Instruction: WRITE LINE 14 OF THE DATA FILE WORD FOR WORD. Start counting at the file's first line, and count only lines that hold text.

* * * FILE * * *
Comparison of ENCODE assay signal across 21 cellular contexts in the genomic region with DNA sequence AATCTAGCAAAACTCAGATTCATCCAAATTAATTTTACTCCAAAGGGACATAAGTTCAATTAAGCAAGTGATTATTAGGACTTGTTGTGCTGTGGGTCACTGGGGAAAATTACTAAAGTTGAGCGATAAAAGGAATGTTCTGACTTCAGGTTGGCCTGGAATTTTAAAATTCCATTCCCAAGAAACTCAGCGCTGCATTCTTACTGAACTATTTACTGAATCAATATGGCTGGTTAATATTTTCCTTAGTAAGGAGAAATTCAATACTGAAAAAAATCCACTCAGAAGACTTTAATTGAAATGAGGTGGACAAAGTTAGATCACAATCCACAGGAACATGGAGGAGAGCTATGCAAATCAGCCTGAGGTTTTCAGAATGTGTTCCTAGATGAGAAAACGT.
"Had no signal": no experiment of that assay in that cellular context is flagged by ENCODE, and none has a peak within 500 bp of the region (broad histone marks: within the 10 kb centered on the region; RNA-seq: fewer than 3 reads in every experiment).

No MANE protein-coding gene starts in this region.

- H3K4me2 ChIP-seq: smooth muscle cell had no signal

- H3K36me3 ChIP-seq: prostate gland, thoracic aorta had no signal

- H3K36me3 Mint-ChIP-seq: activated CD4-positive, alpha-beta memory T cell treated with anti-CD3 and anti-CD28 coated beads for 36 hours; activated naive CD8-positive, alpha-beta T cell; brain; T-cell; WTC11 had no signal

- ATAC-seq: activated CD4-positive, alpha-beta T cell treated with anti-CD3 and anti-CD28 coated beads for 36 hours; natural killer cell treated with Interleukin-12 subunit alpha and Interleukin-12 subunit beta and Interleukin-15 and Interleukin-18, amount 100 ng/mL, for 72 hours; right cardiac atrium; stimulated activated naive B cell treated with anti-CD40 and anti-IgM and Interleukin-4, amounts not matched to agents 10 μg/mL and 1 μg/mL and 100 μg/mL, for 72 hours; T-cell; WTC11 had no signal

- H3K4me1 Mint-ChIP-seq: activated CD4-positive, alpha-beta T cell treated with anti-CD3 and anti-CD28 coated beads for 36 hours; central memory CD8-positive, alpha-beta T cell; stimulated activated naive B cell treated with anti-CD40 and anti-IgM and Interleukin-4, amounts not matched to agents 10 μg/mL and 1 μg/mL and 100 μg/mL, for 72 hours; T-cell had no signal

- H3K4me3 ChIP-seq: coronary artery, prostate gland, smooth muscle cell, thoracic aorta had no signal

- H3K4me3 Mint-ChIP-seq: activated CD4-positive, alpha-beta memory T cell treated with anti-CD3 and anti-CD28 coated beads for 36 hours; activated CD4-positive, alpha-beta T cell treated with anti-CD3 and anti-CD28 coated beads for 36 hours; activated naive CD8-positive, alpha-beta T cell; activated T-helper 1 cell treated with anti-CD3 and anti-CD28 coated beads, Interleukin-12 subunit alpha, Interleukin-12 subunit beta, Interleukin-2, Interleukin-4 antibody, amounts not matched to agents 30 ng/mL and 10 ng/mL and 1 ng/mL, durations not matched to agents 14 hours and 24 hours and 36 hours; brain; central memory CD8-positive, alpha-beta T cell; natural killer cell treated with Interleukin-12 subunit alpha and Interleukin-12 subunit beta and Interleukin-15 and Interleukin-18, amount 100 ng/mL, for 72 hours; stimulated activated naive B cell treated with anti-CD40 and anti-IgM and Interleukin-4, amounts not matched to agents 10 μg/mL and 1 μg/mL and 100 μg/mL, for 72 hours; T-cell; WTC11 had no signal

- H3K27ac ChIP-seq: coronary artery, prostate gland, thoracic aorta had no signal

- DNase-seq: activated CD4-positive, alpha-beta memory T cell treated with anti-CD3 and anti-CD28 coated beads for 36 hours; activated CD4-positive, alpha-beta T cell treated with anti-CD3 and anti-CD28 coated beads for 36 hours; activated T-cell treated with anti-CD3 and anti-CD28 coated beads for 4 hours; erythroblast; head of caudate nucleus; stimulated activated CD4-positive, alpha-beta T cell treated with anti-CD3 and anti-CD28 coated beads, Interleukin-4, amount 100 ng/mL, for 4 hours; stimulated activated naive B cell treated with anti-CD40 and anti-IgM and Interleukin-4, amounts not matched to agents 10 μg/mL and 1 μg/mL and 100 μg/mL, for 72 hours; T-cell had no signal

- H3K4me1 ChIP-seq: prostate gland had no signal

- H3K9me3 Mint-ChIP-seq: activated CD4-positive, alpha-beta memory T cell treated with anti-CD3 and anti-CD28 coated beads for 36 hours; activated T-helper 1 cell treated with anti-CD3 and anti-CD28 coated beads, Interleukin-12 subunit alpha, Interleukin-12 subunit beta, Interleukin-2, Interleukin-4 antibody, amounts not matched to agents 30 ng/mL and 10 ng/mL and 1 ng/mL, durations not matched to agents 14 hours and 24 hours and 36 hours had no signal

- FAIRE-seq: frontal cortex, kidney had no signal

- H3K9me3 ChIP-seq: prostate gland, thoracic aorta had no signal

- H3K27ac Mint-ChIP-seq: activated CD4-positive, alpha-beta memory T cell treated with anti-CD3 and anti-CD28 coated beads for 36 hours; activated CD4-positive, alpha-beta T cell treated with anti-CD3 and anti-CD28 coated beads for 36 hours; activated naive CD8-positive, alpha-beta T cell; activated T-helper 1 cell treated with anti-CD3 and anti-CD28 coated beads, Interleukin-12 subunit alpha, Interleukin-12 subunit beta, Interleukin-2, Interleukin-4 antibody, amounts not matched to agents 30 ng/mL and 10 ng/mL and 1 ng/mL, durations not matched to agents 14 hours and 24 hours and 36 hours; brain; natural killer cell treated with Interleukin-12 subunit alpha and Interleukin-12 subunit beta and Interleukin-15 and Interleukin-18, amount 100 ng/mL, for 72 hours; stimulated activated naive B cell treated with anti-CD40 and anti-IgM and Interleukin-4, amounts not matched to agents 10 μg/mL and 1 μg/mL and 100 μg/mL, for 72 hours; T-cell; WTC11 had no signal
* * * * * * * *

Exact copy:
- H3K9me3 Mint-ChIP-seq: activated CD4-positive, alpha-beta memory T cell treated with anti-CD3 and anti-CD28 coated beads for 36 hours; activated T-helper 1 cell treated with anti-CD3 and anti-CD28 coated beads, Interleukin-12 subunit alpha, Interleukin-12 subunit beta, Interleukin-2, Interleukin-4 antibody, amounts not matched to agents 30 ng/mL and 10 ng/mL and 1 ng/mL, durations not matched to agents 14 hours and 24 hours and 36 hours had no signal